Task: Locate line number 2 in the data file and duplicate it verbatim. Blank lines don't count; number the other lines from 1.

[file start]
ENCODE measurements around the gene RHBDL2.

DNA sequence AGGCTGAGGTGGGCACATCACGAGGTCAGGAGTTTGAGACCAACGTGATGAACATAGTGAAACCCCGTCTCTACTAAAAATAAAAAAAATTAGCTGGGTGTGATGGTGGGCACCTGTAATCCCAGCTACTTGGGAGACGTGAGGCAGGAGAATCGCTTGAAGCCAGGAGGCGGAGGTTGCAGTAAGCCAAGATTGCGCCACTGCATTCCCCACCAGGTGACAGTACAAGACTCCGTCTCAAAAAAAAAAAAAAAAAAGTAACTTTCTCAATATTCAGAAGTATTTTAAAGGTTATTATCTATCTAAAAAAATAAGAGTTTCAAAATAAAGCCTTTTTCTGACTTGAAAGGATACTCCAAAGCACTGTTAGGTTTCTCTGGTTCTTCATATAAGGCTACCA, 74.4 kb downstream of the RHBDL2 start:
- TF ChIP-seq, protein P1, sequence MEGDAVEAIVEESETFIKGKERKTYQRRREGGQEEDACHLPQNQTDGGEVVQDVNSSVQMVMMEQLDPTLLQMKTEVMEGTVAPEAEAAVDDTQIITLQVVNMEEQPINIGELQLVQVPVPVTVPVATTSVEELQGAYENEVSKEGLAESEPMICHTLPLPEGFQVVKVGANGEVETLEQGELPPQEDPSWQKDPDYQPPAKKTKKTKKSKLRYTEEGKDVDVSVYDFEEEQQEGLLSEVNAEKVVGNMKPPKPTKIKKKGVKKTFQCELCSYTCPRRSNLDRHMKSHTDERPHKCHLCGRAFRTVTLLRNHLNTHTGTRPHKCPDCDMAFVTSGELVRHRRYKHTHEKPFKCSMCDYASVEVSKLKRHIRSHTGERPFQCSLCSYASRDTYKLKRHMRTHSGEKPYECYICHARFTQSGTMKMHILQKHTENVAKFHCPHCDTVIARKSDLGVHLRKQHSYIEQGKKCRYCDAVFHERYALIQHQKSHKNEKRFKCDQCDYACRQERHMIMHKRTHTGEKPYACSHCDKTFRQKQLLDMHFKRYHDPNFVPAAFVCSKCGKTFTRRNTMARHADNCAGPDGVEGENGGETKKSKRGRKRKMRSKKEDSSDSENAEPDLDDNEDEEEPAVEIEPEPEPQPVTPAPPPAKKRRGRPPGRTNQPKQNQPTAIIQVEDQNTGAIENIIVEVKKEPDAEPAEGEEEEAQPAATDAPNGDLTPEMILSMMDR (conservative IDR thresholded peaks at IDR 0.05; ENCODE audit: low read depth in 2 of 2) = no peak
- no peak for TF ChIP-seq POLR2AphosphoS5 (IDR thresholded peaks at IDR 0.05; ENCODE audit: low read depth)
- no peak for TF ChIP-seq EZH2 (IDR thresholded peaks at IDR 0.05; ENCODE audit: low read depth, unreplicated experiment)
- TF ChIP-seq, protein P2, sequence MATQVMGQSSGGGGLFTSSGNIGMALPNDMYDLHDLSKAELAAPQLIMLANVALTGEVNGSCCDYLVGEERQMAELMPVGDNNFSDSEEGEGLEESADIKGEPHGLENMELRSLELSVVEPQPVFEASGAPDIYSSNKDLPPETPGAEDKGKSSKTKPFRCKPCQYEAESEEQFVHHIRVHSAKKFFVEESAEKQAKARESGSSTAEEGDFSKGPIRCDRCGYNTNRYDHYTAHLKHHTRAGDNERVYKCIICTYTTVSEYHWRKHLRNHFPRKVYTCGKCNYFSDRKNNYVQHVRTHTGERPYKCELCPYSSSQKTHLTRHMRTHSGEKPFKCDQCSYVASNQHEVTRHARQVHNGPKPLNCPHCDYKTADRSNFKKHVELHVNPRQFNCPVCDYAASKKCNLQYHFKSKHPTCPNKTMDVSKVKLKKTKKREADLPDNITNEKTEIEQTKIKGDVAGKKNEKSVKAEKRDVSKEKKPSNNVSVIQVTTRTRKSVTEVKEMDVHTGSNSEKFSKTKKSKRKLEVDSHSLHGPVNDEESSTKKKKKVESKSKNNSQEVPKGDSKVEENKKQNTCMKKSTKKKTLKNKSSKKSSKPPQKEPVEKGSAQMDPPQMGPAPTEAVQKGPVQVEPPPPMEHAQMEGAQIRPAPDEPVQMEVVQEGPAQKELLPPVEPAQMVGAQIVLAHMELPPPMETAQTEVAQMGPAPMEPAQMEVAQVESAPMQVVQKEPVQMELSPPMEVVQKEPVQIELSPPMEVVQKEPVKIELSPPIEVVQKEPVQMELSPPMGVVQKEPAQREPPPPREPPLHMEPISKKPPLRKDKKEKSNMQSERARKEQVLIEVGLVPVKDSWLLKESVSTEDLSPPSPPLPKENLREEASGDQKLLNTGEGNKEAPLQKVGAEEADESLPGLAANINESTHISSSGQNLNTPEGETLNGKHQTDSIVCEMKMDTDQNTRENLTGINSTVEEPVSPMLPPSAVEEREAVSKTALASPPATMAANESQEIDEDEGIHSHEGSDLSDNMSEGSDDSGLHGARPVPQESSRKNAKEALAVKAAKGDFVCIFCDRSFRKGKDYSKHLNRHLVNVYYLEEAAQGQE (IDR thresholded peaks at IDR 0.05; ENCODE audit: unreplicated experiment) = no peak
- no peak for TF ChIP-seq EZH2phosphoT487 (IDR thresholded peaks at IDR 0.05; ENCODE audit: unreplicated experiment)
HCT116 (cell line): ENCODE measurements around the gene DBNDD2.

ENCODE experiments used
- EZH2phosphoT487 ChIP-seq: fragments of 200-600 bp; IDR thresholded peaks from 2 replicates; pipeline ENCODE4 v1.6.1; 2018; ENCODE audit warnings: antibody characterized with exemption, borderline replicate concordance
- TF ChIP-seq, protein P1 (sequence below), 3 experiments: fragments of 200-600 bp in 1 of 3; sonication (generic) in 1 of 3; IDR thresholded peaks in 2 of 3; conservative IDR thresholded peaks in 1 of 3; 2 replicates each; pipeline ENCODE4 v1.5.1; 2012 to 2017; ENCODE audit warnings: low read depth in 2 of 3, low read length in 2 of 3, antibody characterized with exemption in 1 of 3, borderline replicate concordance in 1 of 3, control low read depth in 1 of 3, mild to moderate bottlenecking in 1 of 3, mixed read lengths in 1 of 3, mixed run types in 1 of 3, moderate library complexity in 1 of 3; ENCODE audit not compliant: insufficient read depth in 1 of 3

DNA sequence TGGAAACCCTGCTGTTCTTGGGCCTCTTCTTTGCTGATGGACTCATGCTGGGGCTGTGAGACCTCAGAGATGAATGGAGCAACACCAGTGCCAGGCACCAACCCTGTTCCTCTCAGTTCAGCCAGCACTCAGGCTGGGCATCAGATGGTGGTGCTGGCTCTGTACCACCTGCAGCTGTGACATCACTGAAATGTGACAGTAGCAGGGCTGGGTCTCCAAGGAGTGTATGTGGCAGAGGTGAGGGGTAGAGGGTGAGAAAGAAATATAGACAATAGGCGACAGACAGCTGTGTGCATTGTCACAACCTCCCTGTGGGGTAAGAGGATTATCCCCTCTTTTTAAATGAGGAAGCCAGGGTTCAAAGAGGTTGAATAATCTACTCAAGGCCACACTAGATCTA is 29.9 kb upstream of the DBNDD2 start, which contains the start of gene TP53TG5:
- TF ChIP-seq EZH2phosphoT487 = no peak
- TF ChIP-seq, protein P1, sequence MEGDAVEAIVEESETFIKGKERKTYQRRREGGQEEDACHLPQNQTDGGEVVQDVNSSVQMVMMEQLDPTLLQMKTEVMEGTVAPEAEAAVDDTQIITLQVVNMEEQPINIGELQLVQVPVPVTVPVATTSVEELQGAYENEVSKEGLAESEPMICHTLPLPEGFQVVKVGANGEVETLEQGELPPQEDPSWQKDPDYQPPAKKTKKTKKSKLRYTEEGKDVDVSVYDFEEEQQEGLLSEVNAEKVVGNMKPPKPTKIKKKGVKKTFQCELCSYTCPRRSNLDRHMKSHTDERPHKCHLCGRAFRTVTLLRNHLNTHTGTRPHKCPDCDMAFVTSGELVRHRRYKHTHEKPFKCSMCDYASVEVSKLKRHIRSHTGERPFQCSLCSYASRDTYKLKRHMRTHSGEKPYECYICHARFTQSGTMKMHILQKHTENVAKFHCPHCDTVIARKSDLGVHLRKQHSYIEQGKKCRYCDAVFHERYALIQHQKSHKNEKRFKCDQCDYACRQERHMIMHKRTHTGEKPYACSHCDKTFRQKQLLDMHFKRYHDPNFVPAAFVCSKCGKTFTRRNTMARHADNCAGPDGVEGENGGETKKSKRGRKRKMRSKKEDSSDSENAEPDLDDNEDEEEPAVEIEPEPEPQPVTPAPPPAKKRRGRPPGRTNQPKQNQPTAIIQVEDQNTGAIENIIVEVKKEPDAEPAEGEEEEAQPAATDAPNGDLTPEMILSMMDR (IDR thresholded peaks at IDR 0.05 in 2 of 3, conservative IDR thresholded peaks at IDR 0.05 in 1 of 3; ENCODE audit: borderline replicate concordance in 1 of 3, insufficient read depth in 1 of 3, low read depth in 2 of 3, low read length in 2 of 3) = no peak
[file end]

DNA sequence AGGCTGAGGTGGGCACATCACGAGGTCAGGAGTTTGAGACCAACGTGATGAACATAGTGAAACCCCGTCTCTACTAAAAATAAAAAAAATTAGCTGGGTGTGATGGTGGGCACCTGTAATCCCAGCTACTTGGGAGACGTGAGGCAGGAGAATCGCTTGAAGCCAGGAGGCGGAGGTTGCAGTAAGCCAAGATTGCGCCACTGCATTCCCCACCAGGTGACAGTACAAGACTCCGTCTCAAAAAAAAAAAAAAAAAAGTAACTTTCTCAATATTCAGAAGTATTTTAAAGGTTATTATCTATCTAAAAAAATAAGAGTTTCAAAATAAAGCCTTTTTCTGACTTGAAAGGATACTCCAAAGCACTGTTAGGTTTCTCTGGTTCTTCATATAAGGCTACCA, 74.4 kb downstream of the RHBDL2 start: